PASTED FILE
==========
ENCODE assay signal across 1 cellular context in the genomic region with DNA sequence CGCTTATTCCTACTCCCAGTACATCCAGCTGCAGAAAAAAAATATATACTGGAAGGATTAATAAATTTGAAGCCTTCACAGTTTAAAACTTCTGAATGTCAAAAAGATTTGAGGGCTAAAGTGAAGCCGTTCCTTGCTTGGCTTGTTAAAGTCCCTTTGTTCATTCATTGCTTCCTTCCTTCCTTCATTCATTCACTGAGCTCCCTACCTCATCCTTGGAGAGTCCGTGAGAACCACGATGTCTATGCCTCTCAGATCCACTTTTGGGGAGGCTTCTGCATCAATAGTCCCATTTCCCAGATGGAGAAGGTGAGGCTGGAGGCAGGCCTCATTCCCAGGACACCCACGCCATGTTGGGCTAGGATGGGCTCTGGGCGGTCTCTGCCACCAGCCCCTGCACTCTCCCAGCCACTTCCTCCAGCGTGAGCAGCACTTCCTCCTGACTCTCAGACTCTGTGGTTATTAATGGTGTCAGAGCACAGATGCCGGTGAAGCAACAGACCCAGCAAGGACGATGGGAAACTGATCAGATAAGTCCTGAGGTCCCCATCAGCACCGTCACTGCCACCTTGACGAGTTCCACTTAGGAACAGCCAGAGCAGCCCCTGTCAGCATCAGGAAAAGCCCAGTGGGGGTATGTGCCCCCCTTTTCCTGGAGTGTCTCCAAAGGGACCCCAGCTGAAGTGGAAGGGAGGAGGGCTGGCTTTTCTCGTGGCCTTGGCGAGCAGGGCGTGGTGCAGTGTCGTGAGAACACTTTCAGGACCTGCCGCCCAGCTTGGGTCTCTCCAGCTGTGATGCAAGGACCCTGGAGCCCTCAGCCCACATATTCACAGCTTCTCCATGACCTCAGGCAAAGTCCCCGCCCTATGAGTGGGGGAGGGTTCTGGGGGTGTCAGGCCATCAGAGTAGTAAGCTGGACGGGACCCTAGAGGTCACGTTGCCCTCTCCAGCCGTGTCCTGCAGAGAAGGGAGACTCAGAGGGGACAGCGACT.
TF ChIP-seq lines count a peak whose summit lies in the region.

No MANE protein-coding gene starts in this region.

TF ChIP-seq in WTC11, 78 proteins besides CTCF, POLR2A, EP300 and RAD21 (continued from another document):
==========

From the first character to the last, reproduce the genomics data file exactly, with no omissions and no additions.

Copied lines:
ENCODE assay signal across 1 cellular context in the genomic region with DNA sequence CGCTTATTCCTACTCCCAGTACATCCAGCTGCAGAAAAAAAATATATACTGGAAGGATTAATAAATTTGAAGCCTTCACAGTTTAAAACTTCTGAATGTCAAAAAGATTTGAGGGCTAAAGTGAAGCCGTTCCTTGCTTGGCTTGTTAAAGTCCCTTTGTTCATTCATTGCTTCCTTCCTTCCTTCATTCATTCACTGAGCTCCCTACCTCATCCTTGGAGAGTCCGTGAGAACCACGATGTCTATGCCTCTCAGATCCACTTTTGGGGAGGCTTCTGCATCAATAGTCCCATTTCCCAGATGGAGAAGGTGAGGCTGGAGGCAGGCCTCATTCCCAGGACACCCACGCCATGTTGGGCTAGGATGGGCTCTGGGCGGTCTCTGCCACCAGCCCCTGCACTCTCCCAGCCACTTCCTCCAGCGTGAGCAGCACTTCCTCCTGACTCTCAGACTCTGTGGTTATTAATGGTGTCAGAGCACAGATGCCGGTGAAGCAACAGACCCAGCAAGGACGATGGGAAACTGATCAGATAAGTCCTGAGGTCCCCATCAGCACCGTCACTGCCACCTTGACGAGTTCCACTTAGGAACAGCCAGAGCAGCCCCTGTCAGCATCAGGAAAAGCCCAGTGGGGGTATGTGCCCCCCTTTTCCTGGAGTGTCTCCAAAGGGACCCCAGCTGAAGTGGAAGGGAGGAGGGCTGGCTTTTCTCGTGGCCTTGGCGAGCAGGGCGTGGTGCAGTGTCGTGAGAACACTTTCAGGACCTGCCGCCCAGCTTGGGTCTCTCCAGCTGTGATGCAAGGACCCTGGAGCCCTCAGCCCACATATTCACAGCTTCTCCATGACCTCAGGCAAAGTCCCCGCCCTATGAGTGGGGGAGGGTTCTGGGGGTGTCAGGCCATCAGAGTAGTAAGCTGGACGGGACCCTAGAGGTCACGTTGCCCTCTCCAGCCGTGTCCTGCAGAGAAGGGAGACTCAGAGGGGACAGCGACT.
TF ChIP-seq lines count a peak whose summit lies in the region.

No MANE protein-coding gene starts in this region.

TF ChIP-seq in WTC11, 78 proteins besides CTCF, POLR2A, EP300 and RAD21 (continued from another document):